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I have a several-thousand-line application that relies on SIGFPE (handled by a function pointer passed to signal()) to change state and have the code run correctly when certain floating point conditions happen. However, under C++/CLI in managed-mode, _control87 generates a System.ArithmeticException executing in a static lib written in C. _fpreset and _control87 are not supported.

How do I get classic, unmanaged SIGFPE operation to work in a C++/CLI application? The number of locations where floating point stuff happens in my application could be immense and I do not fully understand all of the numerical methods written years ago by other programmers.

I want old-school exception handling to work on a floating point division by zero, not an INF value. Platform invoke style doesn't work, and #pragma managed(off) doesn't do the trick either.

What options do I have?

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Does it work when you compile without /clr? Could you partition the app into the /clr part for your other managed code to call (or for you to call managed stuff from) and the native part with the SIGPFE? Or are they too entangled? –  Kate Gregory Aug 11 '10 at 14:24
I have a similar situation with C# interop via pure C interace. I have no C++/CLI code, all my C++ code is unmanaged. I register my callback for SIGFPE (trying to acquire callstack for unmanaged code), but .NET runtime always overrides and throws ArithmeticException instead of calling my signal function. –  zahir Jun 12 at 12:20

1 Answer 1

There are several very serious pain points here. Enabling floating point exceptions is grossly incompatible with managed code execution. Down to the basics, you can easily crash the JIT-compiler. Which is the problem you are battling when you use _control87().

And yes, you'll get a CLR exception, it puts an exception backstop in place whenever it executes native code. A signal handler is only ever called when an exception is raised and there's no code to handle it. Inevitably the CLR sees the exception before the C runtime library can see it. So you'll never get the SIGFPE handler call.

The only decent way to have a shot at this is write a wrapper that catches the exception before the CLR can. Also very, very important that you carefully manage the FPU control word, you can only afford having FPU exceptions enabled while the native code is running. This takes a bunch of gritty code, up-front warning that you are not going to enjoy it very much.

You didn't post any snippet so I'll have to make up a silly example:

#include <Windows.h>
#include <signal.h>
#include <float.h>

#pragma managed(push, off)

double divisor;

void __cdecl fpehandler(int sig) {
    divisor = 1.0;

double badmath() {
    divisor = 0.0;
    return 1 / divisor;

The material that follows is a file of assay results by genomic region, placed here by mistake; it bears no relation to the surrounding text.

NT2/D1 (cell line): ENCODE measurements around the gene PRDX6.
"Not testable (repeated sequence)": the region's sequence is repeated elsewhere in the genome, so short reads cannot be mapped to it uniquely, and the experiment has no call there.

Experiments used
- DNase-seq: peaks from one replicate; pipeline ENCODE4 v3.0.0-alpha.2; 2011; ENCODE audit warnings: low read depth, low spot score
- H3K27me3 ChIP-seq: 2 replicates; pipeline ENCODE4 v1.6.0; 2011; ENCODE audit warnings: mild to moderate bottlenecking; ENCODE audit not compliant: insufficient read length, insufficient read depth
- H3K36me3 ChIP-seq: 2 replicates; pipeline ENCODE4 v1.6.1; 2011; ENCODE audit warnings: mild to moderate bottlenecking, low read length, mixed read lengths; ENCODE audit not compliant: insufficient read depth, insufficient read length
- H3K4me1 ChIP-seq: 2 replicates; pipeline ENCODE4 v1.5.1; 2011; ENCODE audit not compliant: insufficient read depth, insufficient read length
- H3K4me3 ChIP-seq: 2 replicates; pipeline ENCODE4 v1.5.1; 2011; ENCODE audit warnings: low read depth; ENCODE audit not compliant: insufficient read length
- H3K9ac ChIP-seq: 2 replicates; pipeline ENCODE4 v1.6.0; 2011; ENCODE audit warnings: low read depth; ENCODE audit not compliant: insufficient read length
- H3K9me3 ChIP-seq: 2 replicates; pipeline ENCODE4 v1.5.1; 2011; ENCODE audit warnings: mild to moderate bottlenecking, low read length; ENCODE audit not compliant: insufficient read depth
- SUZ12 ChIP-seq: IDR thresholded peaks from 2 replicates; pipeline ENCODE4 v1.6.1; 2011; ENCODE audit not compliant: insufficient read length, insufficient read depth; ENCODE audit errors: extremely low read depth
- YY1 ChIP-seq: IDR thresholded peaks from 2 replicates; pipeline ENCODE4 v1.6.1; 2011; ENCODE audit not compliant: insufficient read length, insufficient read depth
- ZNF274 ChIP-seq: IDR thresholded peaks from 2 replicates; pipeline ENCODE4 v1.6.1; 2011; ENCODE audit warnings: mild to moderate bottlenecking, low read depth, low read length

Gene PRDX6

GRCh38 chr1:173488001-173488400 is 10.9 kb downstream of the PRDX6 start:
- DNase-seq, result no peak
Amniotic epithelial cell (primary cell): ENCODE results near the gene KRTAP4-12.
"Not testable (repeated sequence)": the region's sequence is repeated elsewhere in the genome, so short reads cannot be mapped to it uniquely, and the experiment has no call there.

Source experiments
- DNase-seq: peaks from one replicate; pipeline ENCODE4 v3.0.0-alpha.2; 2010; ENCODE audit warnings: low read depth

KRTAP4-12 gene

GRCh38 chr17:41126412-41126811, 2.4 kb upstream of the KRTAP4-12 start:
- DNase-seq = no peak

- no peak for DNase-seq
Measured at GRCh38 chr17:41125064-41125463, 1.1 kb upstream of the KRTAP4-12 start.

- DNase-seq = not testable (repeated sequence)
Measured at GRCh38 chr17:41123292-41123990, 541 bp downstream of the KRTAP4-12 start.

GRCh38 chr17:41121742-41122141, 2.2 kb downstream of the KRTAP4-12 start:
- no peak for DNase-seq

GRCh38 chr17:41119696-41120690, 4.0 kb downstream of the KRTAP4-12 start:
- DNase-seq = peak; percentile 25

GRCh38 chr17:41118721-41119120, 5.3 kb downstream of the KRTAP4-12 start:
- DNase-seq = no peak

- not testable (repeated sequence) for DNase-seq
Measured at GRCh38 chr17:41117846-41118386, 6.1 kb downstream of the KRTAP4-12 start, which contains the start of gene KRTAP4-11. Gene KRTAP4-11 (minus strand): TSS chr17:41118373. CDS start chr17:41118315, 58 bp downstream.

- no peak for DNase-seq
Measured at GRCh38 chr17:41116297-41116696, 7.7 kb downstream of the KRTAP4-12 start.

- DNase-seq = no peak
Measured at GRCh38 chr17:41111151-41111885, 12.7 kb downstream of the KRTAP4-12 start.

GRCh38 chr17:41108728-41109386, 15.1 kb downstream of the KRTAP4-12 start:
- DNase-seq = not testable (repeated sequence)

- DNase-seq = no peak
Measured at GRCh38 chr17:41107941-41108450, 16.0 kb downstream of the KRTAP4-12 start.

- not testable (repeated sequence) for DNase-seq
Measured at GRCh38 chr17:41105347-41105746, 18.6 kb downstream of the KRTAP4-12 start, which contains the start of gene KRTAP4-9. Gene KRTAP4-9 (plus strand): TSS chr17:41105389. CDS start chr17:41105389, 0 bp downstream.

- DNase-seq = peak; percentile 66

#pragma managed(pop)

In order to get fpehandler() called, you need to call the exception handler inside the C runtime library. Luckily it is exposed and you can link it, you only need a declaration for it so you can call it:

// Exception filter in the CRT, it raises the signal
extern "C" int __cdecl _XcptFilter(unsigned long xcptnum, 
                                   PEXCEPTION_POINTERS pxcptinfoptrs);

You need to make sure that it is only ever called for floating point exceptions. So we need a wrapper that pays attention to the exception code:

int FloatingpointExceptionFilter(unsigned long xcptnum, PEXCEPTION_POINTERS pxcptinfoptrs) {
    // Only pass floating point exceptions to the CRT
    switch (xcptnum) {
            return _XcptFilter(xcptnum, pxcptinfoptrs);

Now you can write a wrapper for badmath() that gets the signal handler called:

double badmathWrapper() {
    __try {
        return badmath();
    __except (FloatingpointExceptionFilter(GetExceptionCode(), GetExceptionInformation())) {

Which in turn can be called by a C++/CLI class that you can call from any managed code. It needs to ensure that floating point exceptions are enabled before the call and restored again after the call:

using namespace System;
using namespace System::Runtime::CompilerServices;

public ref class Wrapper {
    static double example();

double Wrapper::example() {
    signal(SIGFPE, fpehandler);
    unsigned oldcw = _control87(_EM_INEXACT, _MCW_EM);
    try {
        return badmathWrapper();
    finally {
        _control87(oldcw, _MCW_EM);
        signal(SIGFPE, nullptr);

Note the call to _control87(), it enables all floating exceptions except "inexact result". This is necessary to allow the code to be jitted. If you don't mask it then the CLR dies a horrible death, throwing exceptions over and over again until this site's name puts an end to it. Hopefully your signal handler doesn't need it.

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